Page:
SAN JOSE, Calif. -- Emergency alerts were sent out seconds before the 5.1 magnitude earthquake hit northern California Tuesday.
The state rolled out an app called MyShake in 2019 to warn people with an alert on their cellphone before the ground starts shaking. Professor Richard Allen is a director of the UC Berkeley Seismology lab where the app was developed.
"We will study pretty hard the feedback we get from people," Allen said. "Are we alerting the right group of people? Do we need to alert a wider area?"
The warnings are managed through a system run by the U.S. Geological Survey and the California Dept. of Emergency Services. Allen says the technology has been in the works over the past decade, but has only been on the market for a few years.
"A magnitude 5 is not a huge earthquake; we don't expect much damage, if any damage at all," Allen said. "We need to be ready for much larger earthquakes than this."
So, what are the chances of a bigger quake hitting the Bay Area? And how bad could it be?
"It's a real threat that we all have to be prepared for," USGS scientist and earthquake consultant Ross Stein said. "We're always worried about the possibility of a magnitude 7 quake."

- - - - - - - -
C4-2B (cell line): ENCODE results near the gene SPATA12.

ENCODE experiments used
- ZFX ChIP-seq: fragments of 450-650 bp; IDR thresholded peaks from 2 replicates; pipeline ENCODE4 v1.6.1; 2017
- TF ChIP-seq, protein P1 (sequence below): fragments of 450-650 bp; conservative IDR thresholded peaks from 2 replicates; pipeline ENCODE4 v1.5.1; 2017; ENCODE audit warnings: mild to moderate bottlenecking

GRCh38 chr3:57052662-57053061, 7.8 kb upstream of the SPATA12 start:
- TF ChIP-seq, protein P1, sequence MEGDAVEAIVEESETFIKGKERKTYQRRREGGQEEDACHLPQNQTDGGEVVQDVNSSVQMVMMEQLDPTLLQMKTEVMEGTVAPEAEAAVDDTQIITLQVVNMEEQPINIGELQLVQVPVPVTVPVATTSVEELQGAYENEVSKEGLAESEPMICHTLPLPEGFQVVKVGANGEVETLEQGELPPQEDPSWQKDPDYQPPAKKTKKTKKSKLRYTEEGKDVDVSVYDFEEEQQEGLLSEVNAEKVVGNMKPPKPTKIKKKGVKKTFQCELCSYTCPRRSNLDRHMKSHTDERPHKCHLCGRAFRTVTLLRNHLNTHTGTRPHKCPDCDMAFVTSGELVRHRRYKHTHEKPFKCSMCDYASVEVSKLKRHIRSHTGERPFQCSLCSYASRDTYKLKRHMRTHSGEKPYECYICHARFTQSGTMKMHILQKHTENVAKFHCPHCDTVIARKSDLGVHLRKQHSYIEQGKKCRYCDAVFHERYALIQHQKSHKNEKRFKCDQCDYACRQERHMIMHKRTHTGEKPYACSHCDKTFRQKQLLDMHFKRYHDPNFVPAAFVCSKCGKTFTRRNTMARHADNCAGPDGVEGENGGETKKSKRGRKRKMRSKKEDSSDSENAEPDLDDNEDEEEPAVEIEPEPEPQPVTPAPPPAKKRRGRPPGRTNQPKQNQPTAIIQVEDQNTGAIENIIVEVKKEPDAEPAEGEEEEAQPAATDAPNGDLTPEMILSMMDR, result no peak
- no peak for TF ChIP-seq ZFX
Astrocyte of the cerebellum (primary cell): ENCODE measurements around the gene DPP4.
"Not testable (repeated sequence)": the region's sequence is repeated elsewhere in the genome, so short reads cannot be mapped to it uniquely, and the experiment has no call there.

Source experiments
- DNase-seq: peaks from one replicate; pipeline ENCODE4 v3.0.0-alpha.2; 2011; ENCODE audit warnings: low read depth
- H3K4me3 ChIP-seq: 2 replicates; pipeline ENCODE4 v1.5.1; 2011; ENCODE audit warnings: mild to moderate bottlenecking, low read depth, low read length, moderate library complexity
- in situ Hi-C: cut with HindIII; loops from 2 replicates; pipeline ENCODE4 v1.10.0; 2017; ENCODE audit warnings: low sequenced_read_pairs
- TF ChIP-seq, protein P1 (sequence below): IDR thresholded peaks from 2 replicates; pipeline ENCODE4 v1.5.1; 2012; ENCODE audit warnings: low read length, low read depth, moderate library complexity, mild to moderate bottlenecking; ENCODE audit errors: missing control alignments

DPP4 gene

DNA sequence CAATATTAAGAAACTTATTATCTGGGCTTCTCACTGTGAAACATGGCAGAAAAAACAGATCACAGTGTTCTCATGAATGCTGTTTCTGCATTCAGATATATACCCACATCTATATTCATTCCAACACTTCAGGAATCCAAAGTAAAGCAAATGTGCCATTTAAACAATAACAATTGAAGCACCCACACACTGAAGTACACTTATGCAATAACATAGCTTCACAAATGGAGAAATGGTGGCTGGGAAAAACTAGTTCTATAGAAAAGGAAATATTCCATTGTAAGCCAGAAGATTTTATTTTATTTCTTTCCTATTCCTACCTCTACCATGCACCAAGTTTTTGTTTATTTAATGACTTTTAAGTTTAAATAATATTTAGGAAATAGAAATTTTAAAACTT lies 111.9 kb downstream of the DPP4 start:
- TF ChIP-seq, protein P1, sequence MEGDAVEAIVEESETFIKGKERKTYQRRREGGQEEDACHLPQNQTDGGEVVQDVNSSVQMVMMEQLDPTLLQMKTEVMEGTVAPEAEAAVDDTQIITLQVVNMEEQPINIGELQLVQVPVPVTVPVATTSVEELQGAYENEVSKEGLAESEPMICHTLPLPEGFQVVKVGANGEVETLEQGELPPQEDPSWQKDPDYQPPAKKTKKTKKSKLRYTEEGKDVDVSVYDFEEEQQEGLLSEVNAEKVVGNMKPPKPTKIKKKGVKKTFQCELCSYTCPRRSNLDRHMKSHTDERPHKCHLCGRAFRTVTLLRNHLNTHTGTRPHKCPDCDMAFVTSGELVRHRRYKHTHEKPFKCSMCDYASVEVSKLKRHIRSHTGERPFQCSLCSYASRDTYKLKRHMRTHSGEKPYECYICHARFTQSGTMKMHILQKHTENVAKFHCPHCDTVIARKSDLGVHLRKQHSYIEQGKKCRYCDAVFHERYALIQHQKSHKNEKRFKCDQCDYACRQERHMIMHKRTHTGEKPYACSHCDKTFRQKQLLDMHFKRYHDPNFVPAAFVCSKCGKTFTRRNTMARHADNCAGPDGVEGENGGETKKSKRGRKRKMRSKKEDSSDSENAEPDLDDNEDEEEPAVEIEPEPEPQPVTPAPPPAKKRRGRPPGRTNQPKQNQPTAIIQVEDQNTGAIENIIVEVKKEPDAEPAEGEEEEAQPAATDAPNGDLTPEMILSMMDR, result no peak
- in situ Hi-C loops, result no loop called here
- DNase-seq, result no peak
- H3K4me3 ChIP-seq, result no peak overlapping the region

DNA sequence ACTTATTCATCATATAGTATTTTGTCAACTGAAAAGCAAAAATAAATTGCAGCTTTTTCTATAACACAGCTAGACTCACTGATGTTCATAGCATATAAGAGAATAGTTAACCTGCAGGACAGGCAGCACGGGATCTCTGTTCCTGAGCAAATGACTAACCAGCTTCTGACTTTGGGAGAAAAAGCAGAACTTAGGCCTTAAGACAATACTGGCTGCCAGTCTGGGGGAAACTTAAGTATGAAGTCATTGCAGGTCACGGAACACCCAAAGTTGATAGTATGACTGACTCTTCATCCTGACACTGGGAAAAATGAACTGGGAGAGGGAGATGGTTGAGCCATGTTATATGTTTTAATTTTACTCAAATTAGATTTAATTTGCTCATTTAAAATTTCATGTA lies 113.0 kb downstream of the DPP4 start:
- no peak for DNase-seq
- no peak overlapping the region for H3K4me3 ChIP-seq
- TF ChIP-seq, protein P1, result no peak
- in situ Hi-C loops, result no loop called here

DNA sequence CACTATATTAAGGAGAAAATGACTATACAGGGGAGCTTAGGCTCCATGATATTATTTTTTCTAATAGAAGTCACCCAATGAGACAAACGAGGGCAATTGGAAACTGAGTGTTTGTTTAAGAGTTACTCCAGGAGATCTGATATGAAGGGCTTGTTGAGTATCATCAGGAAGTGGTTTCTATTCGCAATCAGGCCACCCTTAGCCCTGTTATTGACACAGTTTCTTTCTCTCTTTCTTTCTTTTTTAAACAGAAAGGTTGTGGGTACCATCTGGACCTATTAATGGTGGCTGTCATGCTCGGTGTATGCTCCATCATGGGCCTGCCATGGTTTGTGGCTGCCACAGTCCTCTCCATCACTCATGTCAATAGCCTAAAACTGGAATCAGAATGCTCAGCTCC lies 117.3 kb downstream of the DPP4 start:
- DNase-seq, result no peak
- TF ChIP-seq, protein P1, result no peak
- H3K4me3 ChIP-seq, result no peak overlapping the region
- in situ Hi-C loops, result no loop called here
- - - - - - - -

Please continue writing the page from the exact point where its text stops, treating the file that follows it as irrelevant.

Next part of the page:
Stein explains the 5.1 magnitude quake hit along the Calaveras fault Tuesday - one of the most "lethal" faults. He says a big portion of the Bay Area could be at highest risk.
"The Calaveras fault connects to the Hayward fault, creating one very long fault, which, if ruptured together, could create a magnitude 7.5 earthquake," said Stein. "Occurring on the most populated corridor of the Bay Area... from Oakland, to Hayward, to San Jose, to Morgan Hill."
The Bay Area has been a training ground for earthquake alert systems. Stein says the best alert on record is around a 10-second warning.
"Can we create a system that gives us more than 10 seconds? Probably not. Because for the shaking to be really strong, it needs to be really close. If it's really close, the seismic wave is going to arrive really soon with respect to our ability to identify that wave," Stein said.
But scientists at USGS have indicated new research is underway to advance that.
"In which we don't just use seismometers in the ground that are dedicated to earthquake early warning, but everybody's cellphones. There will always be more cellphones in the San Andreas Fault than seismometers. And we can harness those into the network ultimately to create a more powerful warning," said Stein.
The timeliness and accuracy of these alerts will be crucial for the next big earthquake.